“Our primary concern is the use of midazolam, a drug that is inappropriate for use in executions because it does not relieve pain and does not maintain prisoners at an adequate level of anesthesia.”

In making his findings of fact, Friot found credible the statements of witnesses who heard Lockett saying “something’s wrong” and “this sh— is f—ing with my mind.” The judge criticized the execution team’s failure to notice a large bulge near Lockett’s femoral IV, indicating the drugs were not going into his bloodstream.

An autopsy found that Lockett had levels of all three lethal drugs in his system, including potassium chloride. The Supreme Court has said it is “uncontested” that inmates would feel pain if they received the second and third drugs without being anesthetized by the initial drug.

“By all accounts potassium chloride will cause an individual extreme pain. … What is not clear by the evidence is the extent to which that occurred,” Friot said.

In making his ruling, Friot found the state’s new execution protocol, approved Sept. 30, to be “facially constitutional” when measured by the Supreme Court’s standard. He said the protocol requires two IV sites, confirmation of a viable IV site and monitoring of the offender throughout the process.

He noted that opposition to the death penalty had resulted in more reliable drugs, pentobarbital and sodium thiopental, being unavailable to Oklahoma and other states.

Friot also noted that the state has “a significant interest in meting out a sentence of death” on behalf of the victims.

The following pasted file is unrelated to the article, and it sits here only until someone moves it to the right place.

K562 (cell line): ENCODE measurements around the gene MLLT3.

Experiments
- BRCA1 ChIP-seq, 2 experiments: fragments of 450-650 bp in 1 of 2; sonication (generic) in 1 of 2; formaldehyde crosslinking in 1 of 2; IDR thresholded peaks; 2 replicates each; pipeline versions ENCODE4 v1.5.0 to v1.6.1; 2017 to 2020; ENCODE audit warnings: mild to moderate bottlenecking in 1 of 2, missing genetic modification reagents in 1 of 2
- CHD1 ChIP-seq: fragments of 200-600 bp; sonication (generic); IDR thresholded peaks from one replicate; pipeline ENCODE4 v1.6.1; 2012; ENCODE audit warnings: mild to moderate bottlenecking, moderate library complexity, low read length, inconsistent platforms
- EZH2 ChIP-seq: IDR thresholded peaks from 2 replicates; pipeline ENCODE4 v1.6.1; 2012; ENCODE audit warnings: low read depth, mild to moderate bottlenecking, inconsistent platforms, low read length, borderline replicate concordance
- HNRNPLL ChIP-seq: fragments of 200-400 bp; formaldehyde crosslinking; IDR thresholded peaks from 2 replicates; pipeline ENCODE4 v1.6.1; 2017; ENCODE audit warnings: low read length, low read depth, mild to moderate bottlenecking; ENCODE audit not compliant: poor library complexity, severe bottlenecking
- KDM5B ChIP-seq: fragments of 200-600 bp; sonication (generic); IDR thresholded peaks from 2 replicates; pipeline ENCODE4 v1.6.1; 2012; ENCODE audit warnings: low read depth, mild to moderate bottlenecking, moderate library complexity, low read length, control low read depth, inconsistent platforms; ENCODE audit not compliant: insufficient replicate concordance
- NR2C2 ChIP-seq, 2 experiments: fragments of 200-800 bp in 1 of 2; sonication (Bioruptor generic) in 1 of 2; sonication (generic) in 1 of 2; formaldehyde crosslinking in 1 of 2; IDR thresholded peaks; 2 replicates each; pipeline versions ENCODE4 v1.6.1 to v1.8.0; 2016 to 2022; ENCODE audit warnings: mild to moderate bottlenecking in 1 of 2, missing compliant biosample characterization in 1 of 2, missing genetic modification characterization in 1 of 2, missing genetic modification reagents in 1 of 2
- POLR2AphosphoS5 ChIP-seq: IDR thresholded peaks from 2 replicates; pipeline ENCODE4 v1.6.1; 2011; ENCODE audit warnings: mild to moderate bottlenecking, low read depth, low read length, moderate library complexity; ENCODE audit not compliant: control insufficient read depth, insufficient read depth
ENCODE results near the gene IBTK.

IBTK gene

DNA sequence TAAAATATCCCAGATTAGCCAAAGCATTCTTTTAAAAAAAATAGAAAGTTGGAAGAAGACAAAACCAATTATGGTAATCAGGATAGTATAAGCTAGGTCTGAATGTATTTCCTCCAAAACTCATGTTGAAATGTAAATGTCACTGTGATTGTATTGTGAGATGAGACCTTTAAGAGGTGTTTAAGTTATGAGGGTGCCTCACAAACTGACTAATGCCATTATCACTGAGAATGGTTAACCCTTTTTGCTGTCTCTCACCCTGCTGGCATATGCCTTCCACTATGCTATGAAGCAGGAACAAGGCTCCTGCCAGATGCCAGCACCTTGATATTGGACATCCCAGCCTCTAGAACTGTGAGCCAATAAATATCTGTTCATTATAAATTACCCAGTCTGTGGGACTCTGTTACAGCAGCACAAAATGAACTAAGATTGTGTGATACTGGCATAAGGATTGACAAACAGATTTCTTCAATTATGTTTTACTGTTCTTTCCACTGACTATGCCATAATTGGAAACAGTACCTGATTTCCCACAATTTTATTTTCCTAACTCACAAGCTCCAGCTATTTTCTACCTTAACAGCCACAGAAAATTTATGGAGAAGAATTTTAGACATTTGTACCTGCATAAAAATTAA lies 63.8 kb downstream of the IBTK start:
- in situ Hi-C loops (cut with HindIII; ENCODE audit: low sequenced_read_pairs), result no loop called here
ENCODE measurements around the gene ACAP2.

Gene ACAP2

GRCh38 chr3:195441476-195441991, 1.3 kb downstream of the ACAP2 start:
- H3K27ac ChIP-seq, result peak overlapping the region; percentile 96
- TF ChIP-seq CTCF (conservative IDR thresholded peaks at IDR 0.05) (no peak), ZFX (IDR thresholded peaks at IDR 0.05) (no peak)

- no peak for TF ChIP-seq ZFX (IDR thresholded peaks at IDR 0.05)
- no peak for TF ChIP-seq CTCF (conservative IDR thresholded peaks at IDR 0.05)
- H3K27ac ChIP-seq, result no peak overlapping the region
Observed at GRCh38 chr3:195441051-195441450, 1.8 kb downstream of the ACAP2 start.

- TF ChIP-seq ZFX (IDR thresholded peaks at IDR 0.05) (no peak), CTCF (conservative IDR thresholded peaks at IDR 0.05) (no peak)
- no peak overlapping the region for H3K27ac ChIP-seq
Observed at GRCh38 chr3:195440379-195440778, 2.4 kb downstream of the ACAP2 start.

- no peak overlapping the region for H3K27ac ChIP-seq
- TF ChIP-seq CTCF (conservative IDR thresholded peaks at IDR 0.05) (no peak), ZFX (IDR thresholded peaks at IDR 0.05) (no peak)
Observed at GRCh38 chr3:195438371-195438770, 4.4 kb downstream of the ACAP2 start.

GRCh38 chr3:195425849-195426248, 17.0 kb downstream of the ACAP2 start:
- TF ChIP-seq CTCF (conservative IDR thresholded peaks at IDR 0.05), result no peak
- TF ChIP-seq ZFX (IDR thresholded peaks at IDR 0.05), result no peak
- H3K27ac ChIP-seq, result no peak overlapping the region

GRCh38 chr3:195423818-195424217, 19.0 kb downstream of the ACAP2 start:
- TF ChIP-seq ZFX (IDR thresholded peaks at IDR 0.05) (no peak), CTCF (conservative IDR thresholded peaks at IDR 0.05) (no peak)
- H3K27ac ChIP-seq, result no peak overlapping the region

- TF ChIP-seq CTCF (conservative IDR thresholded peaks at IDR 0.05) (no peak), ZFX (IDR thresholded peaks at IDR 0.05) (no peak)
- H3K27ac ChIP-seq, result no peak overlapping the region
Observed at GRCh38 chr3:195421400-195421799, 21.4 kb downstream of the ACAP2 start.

“An injunction would not be in the public interest. … Only with real finality can the victims of crime move forward knowing that a sentence will be carried out,” Friot said.

Testimony during the three-day hearing pulled back the curtain on legal maneuvering and political pressure leading up to the April 29 execution.

A former DOC general counsel testified that political pressure played a key role in the rush to find a new execution drug.

“There were calls from the Governor’s Office,” said Michael Oakley, former general counsel for the DOC. “We would get word from the Attorney General’s Office that we better hurry up and do something.”

Midazolam was chosen in the five days after the state reported to the Court of Criminal Appeals on March 17 that it couldn’t obtain either of the drugs used previously to render inmates unconscious — pentobarbital and sodium thiopental. A revised execution policy allowing the use of midazolam was in place by March 21, Oakley confirmed in court.

Much of the testimony centered on documents and interviews that were part of the state’s official investigation into Lockett’s death, most of which have not been released to the public. Attorneys for the state have designated them confidential and have not complied with a request by the Tulsa World in September for copies under the Open Records Act. Large portions of some transcripts shown in court have been redacted.

The World and Reporters Committee for Freedom of the Press sued Fallin and DPS on Monday, alleging the state has not complied with the Open Records Act in continuing to withhold the transcripts as well as emails related to the execution.

Ziva Branstetter 918-581-8306

ziva.branstetter@tulsaworld.com

Cary Aspinwall 918-581-8477

cary.aspinwall@tulsaworld.com